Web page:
"I've done far better than Nkrumah, how much less his daughter,' is the one political blunder that is set to haunt Lee Ocran right down to election day.
In obvious reference to Samia Nkrumah, the first president"s daughter who is contesting the Jomoro seat on the ticket of the CPP, this statement has turned the heat on this otherwise experienced politician. But he's not alone in the gas chamber.
Prof. Atta-Mills on his visit to the constituency angered residents when he told them he'd only recently learned of their love for coconut.
He consequently promised free coconut seedlings if he won power. This promise did not only incur the displeasure of constituents, it also made them realise how far removed the thrice defeated NDC presidential candidate was from the ground.
A resident explained to The Statesman : 'The fact of the matter is that there is no more land for coconut cultivation. The people are therefore looking forward to other employment avenues.'
These political blunders leave Mr Ocran in a precarious situation as he's worked hard at distributing two truck loads of bicycles in order to secure the slim 1,655 vote margin he had in 2004.
Samia Nkrumah, who ordinarily should have taken advantage of Lee Ocran's and Atta-Mills' blunders is said to not have a home in the constituency and so lodges at Gracia Hotel at Half-Assini whenever she visits the Jomoro constituency, an act which is obviously alienating her from ordinary people.
DCE Nyameke Ackah, the NPP parliamentary candidate who has completed a lot of development projects has a brighter chance of winning the seat but party executives, while urging him to keep fulfilling his mandate, are counselling him to also pay attention to his parliamentary campaign.
On air yesterday in response to our earlier story, Samia had a tough time explaining why she said CPP could not win the election. Lee Ocran also denied ever asking his people to vote for Nana as president.
However, the situation on the ground is that Atta-Mills' promise of coconut seedlings has really angered residents which makes it difficult for NDC foot soldiers to go soliciting votes in his name.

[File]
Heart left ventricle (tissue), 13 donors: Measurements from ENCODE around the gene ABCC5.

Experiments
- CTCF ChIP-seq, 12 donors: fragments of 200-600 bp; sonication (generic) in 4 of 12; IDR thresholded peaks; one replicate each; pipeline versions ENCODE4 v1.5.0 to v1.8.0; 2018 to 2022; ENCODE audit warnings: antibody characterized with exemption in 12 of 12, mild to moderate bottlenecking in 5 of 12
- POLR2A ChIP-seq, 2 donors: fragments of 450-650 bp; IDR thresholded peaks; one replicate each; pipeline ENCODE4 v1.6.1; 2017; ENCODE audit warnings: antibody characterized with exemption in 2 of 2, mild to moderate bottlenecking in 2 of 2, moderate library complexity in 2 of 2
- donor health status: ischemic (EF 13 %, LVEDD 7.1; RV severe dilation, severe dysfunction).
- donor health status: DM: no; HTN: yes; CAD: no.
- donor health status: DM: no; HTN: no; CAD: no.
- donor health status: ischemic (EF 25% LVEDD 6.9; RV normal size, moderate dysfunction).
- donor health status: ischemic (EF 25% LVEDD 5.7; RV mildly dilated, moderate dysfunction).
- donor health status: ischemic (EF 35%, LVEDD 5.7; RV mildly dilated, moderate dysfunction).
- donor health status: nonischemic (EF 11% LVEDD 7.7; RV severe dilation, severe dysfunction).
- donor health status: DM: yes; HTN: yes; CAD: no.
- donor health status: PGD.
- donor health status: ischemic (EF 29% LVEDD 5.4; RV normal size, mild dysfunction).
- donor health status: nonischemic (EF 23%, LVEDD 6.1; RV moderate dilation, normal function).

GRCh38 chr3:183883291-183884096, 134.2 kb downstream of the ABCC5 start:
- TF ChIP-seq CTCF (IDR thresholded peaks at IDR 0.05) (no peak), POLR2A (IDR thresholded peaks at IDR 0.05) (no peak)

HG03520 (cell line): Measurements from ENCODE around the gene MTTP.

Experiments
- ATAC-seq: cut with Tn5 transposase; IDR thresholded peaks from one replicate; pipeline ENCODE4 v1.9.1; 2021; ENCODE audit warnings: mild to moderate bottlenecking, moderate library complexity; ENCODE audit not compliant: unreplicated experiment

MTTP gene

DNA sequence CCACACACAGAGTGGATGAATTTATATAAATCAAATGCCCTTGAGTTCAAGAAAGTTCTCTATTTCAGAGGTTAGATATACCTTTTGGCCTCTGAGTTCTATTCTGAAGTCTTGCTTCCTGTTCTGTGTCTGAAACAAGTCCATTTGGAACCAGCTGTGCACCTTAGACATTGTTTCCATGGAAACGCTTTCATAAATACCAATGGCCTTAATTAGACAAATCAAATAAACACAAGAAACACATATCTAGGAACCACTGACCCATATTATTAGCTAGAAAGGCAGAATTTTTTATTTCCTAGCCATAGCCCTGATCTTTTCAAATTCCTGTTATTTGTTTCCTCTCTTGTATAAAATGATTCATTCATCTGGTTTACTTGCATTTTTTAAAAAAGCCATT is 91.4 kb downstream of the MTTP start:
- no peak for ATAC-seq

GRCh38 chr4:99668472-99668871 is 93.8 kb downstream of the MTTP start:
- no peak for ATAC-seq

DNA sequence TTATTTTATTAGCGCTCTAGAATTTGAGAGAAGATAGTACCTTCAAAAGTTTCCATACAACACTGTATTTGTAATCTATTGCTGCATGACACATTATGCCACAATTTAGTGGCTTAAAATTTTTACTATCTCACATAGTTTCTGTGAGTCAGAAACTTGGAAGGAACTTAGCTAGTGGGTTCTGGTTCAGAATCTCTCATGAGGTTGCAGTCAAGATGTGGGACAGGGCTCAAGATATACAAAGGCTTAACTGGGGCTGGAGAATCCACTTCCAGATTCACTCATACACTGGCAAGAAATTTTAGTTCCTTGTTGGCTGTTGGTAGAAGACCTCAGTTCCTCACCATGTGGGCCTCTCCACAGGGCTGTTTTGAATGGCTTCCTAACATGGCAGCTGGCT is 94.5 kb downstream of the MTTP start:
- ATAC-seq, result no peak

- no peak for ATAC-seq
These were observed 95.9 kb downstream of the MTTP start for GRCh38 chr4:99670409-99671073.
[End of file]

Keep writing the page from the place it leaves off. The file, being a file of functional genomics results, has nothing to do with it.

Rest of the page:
'If a doctor cannot tell what is wrong with her patient, how can she treat her?' residents chide NDC foot soldiers in obvious reference to Atta-Mills' promise of jobs through coconut seedlings.
"The sickness isn't the lack of neither coconut seedlings nor St Paul's disease,' said Kabinla, an employee of Ghana Rubber Estates Ltd. 'The disease is that there's no more land for cultivation.'
Sometimes frustrated at their inability to convince constituents about Atta-Mills, NDC foot soldiers snap: 'Ok, vote for whoever you want as president but please remember to vote for Lee Ocran as MP.'
In 2004, Lee Ocran polled 16,490, NPP's Anthony Tandoh polled 14,835 losing by a narrow margin of 1,655 votes. CPP's Philip Armah came in third with 8,567 votes.
Clearly if some agreement had been reached for the CPP candidate to withdraw from the election, NPP would have won the seat.
In 2000, Kufuor won the presidential vote with 13,594 votes whilst Atta-Mills had 13,003 losing by a narrow margin of 591 votes. George Hagan, the CPP presidential candidate polled 1,870
This constituency was again a 'skirt and blouse' constituency in 2004 as Kufuor extended his win with 20,875 votes whilst Atta-Mills came in second with 14,367 votes
Kufuor thus stretched this race this time by a margin of 6,508 votes. CPP's George Aggudey came in gasping with a poor third at 1,780 votes only.
The constituency hence prefers an NPP presidential ticket as both CPP presidential candidates made far poorer showings than the CPP parliamentary candidates in both 2000 and 2004.
Aware of this trend and the current popularity of Nana in the constituency as well as the massive development projects undertaken in this area by the NPP through the NPP candidate Ackah, NDC foot soldiers are excluding Prof. Atta-Mills in their messages as they distribute cash and bicycles just to secure the seat for the NDC.